COVID-19 impacting youth mental health


With more time spent at home with family
members, many young people are being
exposed to greater stress as their parents 
face employment loss and economic
pressures and more.

As the coronavirus pandemic continues, young people are struggling with unprecedented disruption to their daily lives and routines due to home isolation, almost complete loss of structured activities, and school closures—raising concerns among health experts and pediatricians about their mental health.

With more time spent at home with family members, many young people are being exposed to greater stress as their parents face employment loss and economic pressures, uncertainty about the future, and even grief over the loss of family members to the virus.

For youth who were already struggling with their mental health before the pandemic, the impact of these major life changes and stressors is even more substantial.

September is National Suicide Prevention Awareness Month—a time to shed light on the highly stigmatized and often taboo subject of suicide. Suicide is the second-leading cause of death for Arizona adolescents ages 10-19, making youth mental health an urgent priority.

“The COVID-19 pandemic has added another significant and severe layer to the psychosocial distress that contributes to young patients’ need for mental health care,” says Adeola Adelayo, MD, an adolescent psychiatrist for Banner Behavioral Health. “Their social relationships are of the utmost importance to their emotional and psychological development, and not having that outlet has caused an initial surge in hospital admissions, as rising depression and anxiety are leading to suicidal thoughts.”

Because of a nationwide shortage of child psychiatrists and psychologists, many students access mental health services and supports primarily at school. With schools closing abruptly in the spring, these services were immediately cut off and since then, have waned as schools grapple with remote instruction and safe reopening plans. In fact, an Education Week Research Center Survey released in April showed that less than a quarter of school leaders were able to meet students’ mental health needs at the same level they were pre-pandemic. The situation is especially stark for urban schools, where only 5 percent of leaders said they were able to keep up with providing the same level of mental health supports.

Access to mental health care has been a challenge for many years, and COVID-19 has made it even tougher for youth to get the help they need. Research shows this is even more pronounced for Black, Indigenous, and people of color (BIPOC) populations, which have long experienced disparities in access to care and are more likely to be uninsured or experience stigma related to mental illness.

Early intervention brings hope

For all young people, the lifelong benefits of early intervention and treatment cannot be overstated. “Laying a strong foundation in a child’s emotional and psychological development through early interventions, rich and effective evidence-based prevention and treatment, and creating effective psychosocial support has been proven to make all the difference in the world for the long-term positive outcome of a person's lifespan,” says Dr. Adelayo. “The holistic treatment of a young person’s mental health prevents all types of ailments/disorders—be it physical, emotional, academic, occupational, and interpersonal.”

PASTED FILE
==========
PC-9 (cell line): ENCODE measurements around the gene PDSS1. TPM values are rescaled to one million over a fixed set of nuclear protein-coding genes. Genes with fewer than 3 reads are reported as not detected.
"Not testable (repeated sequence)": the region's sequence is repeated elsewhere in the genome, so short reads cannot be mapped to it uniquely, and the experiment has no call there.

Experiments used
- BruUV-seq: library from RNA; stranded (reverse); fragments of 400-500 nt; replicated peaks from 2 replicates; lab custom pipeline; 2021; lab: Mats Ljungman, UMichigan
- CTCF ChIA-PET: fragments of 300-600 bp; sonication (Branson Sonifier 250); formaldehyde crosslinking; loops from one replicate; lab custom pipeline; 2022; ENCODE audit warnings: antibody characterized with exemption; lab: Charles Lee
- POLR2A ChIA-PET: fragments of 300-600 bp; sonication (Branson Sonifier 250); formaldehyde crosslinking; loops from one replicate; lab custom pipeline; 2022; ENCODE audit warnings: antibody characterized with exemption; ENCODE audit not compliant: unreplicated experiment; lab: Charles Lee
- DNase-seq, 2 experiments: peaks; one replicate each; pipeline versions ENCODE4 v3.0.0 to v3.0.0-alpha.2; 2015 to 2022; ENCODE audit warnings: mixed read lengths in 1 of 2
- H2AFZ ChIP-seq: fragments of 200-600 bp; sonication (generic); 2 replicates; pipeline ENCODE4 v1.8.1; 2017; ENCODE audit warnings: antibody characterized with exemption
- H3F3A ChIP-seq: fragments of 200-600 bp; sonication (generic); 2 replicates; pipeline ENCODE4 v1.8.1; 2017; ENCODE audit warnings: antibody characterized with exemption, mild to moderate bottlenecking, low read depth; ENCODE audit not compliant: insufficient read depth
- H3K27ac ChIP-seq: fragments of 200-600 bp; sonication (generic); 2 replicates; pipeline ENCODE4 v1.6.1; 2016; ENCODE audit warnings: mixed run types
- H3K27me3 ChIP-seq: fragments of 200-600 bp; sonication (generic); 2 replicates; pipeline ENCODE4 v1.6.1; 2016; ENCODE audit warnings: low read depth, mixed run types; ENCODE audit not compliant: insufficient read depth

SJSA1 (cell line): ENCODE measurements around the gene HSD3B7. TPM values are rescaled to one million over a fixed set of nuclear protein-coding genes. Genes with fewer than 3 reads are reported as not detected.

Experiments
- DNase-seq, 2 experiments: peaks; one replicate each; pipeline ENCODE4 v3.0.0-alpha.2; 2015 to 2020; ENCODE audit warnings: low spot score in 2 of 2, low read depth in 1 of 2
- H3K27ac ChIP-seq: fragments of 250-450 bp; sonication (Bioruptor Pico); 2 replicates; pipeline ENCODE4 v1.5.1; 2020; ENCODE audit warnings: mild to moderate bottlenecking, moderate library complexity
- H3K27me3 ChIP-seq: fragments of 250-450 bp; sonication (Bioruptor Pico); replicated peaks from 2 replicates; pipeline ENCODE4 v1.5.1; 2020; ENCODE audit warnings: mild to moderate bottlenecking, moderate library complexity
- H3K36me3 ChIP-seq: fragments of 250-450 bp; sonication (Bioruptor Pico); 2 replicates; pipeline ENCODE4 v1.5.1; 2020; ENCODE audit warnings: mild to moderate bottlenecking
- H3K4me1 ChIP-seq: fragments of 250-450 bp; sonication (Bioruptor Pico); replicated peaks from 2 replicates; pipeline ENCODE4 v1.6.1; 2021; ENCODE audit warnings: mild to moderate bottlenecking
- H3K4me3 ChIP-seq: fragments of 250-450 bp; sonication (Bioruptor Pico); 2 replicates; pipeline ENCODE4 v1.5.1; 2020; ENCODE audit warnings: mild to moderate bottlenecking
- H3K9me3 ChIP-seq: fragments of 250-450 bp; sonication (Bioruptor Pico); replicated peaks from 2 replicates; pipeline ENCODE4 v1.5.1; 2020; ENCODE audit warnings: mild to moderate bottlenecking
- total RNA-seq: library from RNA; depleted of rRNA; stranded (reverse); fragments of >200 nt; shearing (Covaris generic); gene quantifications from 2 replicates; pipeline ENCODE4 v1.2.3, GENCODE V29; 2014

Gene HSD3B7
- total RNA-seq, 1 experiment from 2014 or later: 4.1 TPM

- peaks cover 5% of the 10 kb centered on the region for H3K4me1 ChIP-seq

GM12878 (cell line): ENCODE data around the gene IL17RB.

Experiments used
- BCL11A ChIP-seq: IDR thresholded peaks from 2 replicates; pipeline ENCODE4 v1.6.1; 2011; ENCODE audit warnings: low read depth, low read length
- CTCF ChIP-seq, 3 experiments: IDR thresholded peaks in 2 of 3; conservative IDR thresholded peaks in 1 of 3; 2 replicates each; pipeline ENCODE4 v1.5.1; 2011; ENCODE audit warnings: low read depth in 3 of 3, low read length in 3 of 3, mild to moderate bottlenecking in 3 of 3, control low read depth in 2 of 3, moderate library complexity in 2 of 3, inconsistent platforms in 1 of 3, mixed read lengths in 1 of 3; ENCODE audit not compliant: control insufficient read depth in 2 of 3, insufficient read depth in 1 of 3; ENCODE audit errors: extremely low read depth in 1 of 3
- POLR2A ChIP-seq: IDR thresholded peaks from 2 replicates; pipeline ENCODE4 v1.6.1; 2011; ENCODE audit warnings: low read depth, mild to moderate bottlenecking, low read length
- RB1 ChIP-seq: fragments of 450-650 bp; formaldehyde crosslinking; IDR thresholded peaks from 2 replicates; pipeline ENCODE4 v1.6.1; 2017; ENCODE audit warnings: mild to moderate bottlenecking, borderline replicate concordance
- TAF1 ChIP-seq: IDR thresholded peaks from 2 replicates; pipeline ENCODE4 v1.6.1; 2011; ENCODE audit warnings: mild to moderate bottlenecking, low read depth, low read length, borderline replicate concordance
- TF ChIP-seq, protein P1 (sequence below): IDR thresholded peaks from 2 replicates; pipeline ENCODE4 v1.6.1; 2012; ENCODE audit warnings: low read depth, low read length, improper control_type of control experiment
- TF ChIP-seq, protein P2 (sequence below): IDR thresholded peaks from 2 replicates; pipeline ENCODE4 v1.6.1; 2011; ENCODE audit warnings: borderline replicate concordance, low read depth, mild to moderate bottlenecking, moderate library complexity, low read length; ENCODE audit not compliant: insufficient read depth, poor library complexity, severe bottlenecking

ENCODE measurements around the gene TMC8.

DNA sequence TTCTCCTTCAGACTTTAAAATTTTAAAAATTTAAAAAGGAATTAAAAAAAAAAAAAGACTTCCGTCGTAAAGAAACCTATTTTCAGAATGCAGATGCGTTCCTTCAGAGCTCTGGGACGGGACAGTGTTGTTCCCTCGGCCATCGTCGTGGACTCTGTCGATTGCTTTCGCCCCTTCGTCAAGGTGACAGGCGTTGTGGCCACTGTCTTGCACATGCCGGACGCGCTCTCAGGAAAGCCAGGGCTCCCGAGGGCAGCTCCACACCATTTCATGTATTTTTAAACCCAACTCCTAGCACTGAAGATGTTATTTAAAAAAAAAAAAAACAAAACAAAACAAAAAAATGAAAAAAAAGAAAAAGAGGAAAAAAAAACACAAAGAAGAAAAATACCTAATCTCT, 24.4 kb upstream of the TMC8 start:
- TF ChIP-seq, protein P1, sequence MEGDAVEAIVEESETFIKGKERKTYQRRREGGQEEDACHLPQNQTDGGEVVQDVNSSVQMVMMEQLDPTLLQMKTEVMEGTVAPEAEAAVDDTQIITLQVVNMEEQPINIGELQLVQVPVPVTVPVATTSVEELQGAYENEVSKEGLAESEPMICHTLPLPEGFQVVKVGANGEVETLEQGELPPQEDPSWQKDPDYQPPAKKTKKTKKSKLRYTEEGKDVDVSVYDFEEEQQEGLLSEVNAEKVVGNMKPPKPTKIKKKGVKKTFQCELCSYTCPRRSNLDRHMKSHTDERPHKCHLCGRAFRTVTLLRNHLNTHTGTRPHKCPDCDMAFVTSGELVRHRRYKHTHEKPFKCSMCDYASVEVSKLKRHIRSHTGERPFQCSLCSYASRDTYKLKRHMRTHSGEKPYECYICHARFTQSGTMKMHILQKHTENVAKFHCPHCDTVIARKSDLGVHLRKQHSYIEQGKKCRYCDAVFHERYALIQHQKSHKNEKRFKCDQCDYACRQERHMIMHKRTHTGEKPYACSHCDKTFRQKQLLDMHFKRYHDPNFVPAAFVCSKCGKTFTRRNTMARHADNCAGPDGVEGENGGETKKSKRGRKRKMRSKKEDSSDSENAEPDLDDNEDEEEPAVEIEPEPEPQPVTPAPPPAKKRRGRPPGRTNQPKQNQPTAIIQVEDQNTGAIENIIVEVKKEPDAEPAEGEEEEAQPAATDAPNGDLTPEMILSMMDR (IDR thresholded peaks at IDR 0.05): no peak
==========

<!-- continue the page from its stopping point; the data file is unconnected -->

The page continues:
Because of a nationwide shortage
of child psychiatrists and psychologists,
many students access mental health 
services and supports primarily at school.

Dr. Adelayo says support for youth mental health, just like any severe medical condition, helps the child, the family, and the community at large. “It helps flatten another curve—that of the upward trend of youth suicide rates that we have been seeing over the years,” she says.

Telehealth in the age of COVID-19

Dr. Adelayo says the biggest challenge in 2020 has been trying to balance safety with care. For hospitalized young patients, she points out the importance of parental education, which is most impactful when parent and child are in the room together, allowing for richer communication. Hospital visitor restrictions have allowed only for telephone conversations between hospitalized youth, their care provider and parents.

For those receiving outpatient care, Dr. Adelayo says tele-behavioral health has proven most effective because the parent and child are together, in the same room, working with the therapist online. Additional resources will allow Banner to expand these services, reaching rural and underserved communities, and adapt and implement tele-behavioral health more fully in the inpatient setting as well.

Lighting the Way for Arizona youth

Between now and October 17, we invite you to make a tax-deductible charitable gift to help Banner expand access to behavioral health care and further implement telehealth and other innovative ways to care for youth in need. With no event-related expenses this year, 100% of your donation will support youth mental health.

With your support, we can make a meaningful difference in the lives of thousands of Arizona youth who are struggling.